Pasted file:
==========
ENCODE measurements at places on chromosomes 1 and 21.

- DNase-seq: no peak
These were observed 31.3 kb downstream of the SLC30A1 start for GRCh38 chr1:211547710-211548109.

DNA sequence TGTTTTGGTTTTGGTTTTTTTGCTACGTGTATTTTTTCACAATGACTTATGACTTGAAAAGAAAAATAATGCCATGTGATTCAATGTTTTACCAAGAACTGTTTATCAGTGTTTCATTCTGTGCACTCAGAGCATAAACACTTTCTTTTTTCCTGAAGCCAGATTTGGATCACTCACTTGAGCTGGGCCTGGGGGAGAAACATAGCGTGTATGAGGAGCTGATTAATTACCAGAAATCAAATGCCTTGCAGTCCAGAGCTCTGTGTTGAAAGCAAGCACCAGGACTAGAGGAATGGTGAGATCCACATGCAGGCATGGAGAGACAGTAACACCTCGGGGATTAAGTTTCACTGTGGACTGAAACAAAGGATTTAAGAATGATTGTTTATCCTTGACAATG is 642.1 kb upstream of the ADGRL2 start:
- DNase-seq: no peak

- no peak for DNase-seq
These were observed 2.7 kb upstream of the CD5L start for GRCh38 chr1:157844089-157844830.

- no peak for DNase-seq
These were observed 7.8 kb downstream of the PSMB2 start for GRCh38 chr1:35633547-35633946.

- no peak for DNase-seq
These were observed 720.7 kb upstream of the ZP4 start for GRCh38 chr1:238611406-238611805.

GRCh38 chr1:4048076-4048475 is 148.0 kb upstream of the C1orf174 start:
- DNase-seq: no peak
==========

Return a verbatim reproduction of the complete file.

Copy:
ENCODE measurements at places on chromosomes 1 and 21.

- DNase-seq: no peak
These were observed 31.3 kb downstream of the SLC30A1 start for GRCh38 chr1:211547710-211548109.

DNA sequence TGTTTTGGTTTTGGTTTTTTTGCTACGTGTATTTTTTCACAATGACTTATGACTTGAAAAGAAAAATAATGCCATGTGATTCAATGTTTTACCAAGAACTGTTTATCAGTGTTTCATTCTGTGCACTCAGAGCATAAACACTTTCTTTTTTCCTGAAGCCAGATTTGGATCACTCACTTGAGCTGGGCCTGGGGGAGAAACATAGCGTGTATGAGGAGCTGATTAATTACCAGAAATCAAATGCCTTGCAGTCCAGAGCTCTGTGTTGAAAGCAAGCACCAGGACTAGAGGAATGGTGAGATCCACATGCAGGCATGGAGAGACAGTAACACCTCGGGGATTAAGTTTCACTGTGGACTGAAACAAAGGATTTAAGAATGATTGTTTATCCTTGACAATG is 642.1 kb upstream of the ADGRL2 start:
- DNase-seq: no peak

- no peak for DNase-seq
These were observed 2.7 kb upstream of the CD5L start for GRCh38 chr1:157844089-157844830.

- no peak for DNase-seq
These were observed 7.8 kb downstream of the PSMB2 start for GRCh38 chr1:35633547-35633946.

- no peak for DNase-seq
These were observed 720.7 kb upstream of the ZP4 start for GRCh38 chr1:238611406-238611805.

GRCh38 chr1:4048076-4048475 is 148.0 kb upstream of the C1orf174 start:
- DNase-seq: no peak